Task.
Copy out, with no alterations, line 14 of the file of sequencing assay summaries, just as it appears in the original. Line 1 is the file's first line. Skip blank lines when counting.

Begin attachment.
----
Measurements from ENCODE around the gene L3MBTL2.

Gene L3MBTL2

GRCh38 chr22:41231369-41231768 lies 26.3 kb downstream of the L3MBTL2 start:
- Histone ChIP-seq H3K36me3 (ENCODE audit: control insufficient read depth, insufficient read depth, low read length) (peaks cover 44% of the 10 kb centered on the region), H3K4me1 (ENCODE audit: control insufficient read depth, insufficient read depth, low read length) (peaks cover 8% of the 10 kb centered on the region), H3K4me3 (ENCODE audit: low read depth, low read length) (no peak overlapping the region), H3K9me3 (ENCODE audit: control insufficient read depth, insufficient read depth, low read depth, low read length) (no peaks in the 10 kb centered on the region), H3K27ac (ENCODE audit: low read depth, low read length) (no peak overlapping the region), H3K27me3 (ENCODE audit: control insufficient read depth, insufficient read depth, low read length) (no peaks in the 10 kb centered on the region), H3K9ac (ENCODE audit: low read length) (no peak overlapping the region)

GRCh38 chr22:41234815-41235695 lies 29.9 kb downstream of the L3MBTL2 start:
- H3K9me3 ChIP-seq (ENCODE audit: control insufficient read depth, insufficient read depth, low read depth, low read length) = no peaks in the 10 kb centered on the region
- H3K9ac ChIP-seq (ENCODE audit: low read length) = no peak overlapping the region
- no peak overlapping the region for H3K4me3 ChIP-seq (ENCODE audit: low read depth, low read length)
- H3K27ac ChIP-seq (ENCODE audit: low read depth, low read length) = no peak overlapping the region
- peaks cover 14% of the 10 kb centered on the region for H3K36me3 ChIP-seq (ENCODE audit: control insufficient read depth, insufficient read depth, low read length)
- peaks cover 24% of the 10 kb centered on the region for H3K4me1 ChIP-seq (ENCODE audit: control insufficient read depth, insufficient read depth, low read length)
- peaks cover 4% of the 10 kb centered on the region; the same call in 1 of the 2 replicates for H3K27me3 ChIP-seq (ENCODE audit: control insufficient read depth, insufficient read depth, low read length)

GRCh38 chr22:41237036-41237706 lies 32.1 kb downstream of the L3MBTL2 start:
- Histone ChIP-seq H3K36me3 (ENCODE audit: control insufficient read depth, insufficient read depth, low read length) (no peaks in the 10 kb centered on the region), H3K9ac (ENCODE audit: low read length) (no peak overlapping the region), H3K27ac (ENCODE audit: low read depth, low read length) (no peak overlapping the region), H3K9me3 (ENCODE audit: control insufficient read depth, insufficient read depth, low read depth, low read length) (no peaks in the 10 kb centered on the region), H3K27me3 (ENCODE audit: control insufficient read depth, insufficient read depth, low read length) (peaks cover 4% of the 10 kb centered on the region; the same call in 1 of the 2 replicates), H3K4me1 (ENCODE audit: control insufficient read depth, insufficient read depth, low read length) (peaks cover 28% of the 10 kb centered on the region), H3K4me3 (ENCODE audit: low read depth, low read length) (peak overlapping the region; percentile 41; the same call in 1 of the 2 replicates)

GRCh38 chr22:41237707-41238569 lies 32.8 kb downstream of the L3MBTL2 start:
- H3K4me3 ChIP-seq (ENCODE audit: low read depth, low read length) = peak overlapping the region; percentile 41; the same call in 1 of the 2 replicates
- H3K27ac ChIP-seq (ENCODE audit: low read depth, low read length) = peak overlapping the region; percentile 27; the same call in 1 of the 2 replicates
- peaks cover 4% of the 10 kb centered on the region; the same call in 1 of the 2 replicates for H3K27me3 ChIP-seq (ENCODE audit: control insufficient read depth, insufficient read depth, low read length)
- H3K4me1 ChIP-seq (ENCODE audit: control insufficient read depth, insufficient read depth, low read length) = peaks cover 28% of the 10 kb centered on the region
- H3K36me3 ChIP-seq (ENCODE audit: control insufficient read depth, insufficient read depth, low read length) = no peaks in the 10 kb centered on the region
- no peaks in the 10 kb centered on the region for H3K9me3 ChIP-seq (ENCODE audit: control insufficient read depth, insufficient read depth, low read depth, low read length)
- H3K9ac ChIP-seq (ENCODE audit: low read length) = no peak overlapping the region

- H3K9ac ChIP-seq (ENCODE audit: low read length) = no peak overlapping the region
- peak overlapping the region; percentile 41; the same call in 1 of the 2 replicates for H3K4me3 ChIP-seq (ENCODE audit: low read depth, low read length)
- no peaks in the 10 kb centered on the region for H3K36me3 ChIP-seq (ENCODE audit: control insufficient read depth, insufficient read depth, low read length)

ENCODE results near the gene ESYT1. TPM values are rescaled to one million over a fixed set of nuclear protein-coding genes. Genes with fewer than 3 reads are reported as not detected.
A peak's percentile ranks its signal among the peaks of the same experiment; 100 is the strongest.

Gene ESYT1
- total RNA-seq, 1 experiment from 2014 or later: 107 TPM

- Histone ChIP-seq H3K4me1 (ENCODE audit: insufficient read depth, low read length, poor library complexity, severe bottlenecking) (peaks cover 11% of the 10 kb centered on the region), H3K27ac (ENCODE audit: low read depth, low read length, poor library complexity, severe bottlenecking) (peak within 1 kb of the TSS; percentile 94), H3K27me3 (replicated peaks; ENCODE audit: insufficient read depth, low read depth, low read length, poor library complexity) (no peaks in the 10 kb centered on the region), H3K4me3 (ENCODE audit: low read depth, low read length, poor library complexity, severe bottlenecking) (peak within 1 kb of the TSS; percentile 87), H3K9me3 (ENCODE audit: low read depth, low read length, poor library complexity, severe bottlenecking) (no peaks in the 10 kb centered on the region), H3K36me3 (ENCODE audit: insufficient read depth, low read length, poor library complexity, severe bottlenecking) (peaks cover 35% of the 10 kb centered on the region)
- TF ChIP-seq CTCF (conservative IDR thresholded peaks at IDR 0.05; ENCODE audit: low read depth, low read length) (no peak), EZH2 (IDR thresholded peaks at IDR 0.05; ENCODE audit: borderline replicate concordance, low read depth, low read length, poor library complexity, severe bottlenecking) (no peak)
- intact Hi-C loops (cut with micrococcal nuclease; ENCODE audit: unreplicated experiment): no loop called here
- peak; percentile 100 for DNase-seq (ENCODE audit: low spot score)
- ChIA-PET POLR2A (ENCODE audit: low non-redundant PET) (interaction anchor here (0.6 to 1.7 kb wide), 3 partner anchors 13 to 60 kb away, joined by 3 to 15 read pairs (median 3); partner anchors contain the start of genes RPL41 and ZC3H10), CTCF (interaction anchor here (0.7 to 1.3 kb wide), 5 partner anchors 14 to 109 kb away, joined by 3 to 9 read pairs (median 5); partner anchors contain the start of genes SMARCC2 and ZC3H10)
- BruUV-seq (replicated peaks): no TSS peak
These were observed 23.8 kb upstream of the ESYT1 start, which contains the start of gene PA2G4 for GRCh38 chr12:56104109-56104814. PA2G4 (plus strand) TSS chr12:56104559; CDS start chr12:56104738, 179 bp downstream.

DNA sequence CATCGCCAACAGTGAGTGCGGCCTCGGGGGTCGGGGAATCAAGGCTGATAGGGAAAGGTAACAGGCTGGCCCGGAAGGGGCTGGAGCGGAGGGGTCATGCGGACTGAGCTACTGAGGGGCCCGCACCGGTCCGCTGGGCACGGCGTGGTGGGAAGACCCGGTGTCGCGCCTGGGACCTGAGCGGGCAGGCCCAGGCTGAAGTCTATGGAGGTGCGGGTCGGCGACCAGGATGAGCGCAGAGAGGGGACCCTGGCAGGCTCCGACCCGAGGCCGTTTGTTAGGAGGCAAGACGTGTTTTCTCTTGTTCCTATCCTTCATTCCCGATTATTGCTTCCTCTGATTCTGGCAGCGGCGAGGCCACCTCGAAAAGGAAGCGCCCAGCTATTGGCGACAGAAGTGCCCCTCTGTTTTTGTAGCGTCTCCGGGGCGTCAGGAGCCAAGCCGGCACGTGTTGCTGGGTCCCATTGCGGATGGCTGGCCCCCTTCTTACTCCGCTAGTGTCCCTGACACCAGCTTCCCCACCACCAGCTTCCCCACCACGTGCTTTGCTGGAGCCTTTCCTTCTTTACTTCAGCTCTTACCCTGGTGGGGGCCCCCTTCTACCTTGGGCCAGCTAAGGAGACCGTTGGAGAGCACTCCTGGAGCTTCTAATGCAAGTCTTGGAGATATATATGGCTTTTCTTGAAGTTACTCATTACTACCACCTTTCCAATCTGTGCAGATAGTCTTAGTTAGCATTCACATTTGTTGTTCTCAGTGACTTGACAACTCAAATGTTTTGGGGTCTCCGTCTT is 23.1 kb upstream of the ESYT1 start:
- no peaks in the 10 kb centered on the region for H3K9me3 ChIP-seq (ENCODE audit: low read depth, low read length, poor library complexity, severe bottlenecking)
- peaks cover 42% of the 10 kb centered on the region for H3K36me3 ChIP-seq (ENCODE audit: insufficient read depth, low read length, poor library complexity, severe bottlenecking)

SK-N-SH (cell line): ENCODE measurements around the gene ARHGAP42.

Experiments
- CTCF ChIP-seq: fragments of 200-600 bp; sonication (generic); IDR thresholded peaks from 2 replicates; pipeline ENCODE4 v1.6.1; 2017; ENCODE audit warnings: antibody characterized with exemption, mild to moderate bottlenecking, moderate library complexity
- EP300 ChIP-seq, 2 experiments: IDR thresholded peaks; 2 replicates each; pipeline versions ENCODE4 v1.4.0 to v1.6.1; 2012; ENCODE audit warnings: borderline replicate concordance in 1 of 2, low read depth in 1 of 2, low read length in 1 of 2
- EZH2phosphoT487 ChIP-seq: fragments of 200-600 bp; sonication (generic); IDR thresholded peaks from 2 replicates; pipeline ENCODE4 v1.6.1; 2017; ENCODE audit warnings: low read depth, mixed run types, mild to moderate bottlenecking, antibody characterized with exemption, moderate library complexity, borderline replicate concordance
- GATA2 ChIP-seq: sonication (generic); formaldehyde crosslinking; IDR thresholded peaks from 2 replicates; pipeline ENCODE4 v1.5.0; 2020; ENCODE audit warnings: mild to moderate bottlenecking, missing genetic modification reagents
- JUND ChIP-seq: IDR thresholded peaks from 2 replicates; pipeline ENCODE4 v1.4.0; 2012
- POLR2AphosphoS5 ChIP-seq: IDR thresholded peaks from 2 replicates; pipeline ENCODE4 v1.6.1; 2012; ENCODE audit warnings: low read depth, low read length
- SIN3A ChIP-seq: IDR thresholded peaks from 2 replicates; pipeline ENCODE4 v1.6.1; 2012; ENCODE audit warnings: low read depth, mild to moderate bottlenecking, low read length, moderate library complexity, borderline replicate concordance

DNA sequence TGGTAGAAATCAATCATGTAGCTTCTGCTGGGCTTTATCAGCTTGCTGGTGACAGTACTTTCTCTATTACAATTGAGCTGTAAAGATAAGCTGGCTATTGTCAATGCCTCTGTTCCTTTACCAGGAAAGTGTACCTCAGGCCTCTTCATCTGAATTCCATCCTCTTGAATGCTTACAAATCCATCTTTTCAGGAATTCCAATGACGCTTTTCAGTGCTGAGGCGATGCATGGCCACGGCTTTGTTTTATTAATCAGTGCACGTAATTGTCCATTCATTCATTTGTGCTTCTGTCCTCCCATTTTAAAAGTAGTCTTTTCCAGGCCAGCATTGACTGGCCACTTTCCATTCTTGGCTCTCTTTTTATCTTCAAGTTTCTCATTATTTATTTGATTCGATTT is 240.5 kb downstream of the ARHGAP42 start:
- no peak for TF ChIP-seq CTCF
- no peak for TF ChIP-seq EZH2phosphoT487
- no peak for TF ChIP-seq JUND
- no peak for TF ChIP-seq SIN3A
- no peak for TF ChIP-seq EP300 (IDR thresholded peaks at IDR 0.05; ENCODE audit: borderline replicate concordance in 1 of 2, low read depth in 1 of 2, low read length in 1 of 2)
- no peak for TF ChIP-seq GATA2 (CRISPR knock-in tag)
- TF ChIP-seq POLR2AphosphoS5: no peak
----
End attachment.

- Histone ChIP-seq H3K36me3 (ENCODE audit: control insufficient read depth, insufficient read depth, low read length) (no peaks in the 10 kb centered on the region), H3K9ac (ENCODE audit: low read length) (no peak overlapping the region), H3K27ac (ENCODE audit: low read depth, low read length) (no peak overlapping the region), H3K9me3 (ENCODE audit: control insufficient read depth, insufficient read depth, low read depth, low read length) (no peaks in the 10 kb centered on the region), H3K27me3 (ENCODE audit: control insufficient read depth, insufficient read depth, low read length) (peaks cover 4% of the 10 kb centered on the region; the same call in 1 of the 2 replicates), H3K4me1 (ENCODE audit: control insufficient read depth, insufficient read depth, low read length) (peaks cover 28% of the 10 kb centered on the region), H3K4me3 (ENCODE audit: low read depth, low read length) (peak overlapping the region; percentile 41; the same call in 1 of the 2 replicates)